The Carpenter Center for the Visual Arts cuts a striking figure next to the traditional, red-brick charisma of Harvard Yard. Made entirely of unfinished concrete, the Center features sharp edges and sloping curves that somehow cohere into a neat structure tucked in between the Fogg Art Museum and the Faculty Club.
“Carpenter Center has no real front or back—its axis [is] diagonal to Quincy Street and entrance buried in the middle,” wrote one Crimson reporter in a 1967 feature about Harvard’s architecture.
Today, the Center is home to the Visual and Environmental Studies concentration, exhibition spaces, and the Harvard Film Archive.
Allotted a cramped, uneven space between Quincy and Prescott streets, the Center posed a challenge to design. This tremendous task was undertaken by Charles-Édouard Jeanneret, known as Le Corbusier—a celebrated modern architect and a former mentor to Josep Lluís Sert, who was then dean of the Graduate School of Design. Le Corbusier collaborated with Chilean architect Guillermo Jullian de la Fuente on the project.
The Center first opened to University students in 1963, a year after its completion, and was set to house Harvard’s nascent visual arts program. The class of 1968, which arrived in Cambridge in the fall of 1964, was one of the first to take advantage of this facility and the spaces and equipment it offered.
Alex Krieger, a professor at the Graduate School of Design, said the avant-garde architecture and hands-on artmaking ethos “would have been a little shocking” for the first students to take classes in the Carpenter Center. Krieger was a friend and colleague to Eduard F. Sekler, the first director of the Center.
“As you enter the building, walk past it on the sidewalks, and especially when you use that curious ramp, you are aware of art,” Krieger said. “You can observe it all.”
Faced with a stagnating department that was being outpaced by an explosive American art scene, Harvard decided to revamp its art program in 1954. The University assembled a committee of professors and art professionals to direct the future of the arts at Harvard.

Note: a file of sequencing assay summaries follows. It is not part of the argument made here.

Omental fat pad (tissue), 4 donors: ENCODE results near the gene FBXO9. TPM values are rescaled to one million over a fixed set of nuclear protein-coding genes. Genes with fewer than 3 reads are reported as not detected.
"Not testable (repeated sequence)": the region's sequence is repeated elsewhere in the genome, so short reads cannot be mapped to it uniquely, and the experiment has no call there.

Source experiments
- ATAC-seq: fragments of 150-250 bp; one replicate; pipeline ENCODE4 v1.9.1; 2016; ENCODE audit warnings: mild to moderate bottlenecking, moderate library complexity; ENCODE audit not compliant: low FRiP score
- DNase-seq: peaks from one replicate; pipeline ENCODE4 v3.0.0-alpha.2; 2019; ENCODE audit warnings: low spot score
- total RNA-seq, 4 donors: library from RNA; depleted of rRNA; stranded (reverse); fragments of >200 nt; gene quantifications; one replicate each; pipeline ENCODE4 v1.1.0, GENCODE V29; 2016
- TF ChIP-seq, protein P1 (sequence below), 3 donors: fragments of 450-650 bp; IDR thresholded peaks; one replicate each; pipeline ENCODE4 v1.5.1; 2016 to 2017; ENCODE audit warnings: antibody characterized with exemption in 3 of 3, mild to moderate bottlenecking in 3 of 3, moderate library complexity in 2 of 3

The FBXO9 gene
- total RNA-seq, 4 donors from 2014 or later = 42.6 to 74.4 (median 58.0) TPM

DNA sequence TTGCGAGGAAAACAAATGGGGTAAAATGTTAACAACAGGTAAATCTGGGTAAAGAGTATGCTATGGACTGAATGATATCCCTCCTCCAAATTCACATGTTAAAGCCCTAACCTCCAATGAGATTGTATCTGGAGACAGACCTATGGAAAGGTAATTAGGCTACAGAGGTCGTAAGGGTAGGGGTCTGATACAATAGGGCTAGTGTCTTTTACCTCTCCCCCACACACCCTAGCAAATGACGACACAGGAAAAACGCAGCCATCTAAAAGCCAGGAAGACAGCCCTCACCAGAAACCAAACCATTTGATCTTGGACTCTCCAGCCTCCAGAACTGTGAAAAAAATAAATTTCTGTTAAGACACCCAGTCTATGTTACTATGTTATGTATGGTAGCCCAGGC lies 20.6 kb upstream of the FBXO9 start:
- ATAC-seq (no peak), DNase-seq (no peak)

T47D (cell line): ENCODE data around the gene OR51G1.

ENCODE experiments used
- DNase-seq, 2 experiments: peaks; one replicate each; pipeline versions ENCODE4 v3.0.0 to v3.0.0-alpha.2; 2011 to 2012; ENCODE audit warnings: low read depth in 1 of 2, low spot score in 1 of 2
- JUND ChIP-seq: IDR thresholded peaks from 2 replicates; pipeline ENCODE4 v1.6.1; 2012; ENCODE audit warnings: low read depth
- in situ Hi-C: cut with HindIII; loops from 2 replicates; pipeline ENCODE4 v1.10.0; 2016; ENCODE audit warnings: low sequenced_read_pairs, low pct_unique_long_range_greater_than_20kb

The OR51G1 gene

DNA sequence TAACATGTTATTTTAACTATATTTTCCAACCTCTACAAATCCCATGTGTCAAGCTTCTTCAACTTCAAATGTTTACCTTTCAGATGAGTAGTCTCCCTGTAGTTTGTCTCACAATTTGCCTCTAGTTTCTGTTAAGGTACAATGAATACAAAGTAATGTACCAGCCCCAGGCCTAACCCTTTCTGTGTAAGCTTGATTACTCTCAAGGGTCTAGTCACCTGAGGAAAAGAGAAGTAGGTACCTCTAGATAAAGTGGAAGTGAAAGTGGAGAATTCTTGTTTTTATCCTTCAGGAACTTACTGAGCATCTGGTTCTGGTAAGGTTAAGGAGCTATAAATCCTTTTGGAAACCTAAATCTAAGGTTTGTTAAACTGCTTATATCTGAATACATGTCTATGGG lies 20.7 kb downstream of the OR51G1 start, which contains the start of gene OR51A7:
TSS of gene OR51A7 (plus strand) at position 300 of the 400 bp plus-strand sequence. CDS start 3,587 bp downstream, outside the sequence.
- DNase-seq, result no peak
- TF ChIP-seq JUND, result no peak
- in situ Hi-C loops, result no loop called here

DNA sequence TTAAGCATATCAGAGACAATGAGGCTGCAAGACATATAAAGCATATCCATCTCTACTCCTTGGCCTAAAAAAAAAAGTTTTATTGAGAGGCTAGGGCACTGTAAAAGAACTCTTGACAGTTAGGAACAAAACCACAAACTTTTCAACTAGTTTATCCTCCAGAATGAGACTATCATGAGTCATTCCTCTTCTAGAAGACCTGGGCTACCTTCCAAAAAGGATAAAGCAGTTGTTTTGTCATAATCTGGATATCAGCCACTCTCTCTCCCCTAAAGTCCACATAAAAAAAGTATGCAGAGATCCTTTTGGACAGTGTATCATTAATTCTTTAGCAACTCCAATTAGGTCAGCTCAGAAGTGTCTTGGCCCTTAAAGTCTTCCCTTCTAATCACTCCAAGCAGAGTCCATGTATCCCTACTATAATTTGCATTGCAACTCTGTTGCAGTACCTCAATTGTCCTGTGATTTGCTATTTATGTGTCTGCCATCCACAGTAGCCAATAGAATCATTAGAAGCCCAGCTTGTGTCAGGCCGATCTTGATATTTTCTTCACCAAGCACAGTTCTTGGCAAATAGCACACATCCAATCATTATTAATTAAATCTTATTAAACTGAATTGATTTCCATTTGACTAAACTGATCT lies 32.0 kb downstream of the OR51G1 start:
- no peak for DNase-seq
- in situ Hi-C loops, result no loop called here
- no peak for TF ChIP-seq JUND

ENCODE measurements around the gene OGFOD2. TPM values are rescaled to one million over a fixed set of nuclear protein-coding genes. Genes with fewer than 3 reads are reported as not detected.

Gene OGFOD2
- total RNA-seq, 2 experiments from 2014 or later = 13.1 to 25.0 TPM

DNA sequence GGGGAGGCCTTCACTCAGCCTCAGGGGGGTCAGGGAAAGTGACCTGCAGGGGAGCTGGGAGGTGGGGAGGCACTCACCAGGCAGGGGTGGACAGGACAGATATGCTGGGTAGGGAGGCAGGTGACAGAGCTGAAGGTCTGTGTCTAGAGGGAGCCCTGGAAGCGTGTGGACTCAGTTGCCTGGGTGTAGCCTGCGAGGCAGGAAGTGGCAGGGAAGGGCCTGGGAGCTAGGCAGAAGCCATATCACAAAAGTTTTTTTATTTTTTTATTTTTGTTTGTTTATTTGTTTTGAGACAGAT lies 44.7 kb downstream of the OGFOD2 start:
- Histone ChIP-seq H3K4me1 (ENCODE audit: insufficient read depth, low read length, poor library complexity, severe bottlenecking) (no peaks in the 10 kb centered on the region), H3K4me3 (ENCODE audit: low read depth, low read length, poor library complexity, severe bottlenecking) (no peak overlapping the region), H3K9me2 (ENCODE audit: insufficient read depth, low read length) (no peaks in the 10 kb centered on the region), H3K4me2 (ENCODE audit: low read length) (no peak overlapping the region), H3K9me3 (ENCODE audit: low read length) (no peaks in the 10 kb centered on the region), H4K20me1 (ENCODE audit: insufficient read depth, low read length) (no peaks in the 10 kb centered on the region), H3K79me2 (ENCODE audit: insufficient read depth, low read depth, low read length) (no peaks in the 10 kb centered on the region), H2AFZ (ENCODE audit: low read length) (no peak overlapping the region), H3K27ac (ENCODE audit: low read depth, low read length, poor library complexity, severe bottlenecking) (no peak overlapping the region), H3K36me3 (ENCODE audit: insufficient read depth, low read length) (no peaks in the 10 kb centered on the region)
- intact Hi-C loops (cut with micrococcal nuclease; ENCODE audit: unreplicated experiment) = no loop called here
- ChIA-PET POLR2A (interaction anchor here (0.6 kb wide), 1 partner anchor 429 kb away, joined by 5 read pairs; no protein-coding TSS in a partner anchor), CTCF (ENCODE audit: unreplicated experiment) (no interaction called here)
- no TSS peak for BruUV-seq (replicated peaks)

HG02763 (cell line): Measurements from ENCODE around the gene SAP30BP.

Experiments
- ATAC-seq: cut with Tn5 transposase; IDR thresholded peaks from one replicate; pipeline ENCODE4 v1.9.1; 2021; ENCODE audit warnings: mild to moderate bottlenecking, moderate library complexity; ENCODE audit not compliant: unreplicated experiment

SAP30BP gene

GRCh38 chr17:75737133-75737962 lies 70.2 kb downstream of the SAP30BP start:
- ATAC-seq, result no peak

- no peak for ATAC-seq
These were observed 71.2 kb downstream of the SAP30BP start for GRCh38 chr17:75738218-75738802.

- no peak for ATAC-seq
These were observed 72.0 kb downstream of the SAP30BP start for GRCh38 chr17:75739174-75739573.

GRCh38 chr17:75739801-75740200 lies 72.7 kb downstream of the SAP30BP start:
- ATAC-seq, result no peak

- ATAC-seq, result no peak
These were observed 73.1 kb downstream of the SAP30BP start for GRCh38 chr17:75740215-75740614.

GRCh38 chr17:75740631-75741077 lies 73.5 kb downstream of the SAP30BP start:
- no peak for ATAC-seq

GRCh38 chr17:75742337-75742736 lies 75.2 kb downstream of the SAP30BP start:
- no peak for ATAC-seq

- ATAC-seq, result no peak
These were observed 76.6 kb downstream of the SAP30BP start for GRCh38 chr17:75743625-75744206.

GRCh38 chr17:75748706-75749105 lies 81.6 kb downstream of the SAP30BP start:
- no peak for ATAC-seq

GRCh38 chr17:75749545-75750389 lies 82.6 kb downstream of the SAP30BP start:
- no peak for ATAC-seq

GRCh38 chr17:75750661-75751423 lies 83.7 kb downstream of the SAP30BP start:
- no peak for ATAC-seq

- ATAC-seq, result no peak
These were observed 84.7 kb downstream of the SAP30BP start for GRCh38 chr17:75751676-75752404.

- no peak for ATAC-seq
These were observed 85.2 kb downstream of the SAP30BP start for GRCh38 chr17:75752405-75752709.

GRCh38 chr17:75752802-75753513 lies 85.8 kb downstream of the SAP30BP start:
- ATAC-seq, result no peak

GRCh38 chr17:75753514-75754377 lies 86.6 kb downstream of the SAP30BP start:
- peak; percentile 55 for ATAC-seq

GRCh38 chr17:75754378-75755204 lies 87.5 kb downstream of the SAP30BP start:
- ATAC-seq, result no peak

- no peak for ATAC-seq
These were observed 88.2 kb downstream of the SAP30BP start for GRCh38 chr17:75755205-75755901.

Two years later, the committee released a report on the state of the visual arts at Harvard, and urged the University to “reëxamine its relation to the artist”—in particular, the artists on its campus.
“It is a curious paradox that, highly as the university esteems the work of art, it tends to take a dim view of the artist as an intellectual,” the committee’s report read.
The committee hoped to revive Harvard’s waning Department of Fine Arts by splitting it in two. The existing Department of Fine Arts was renamed History of Art because of its historical focus, while the proposed new program would champion the practice of art.
The committee anticipated that “the new Design Center, then, would stand as Harvard’s visible recognition of the importance of the living artist.” The forward-looking Design Center—which would later be named the Carpenter Center after its donors—would be a complement to the historically oriented Fogg Museum.
“Photography, film and television—whether used by the artist or by the advertising agent—can no longer be treated as marginal in a university that assumes its full responsibility towards its own academic community,” Sekler wrote in a Statement of Purposes for the building in 1963.
The steps first outlined by the committee were just the beginning, Sekler wrote. They were “the seeds of a programme with a potential for growth at a rate which is hard to foretell.”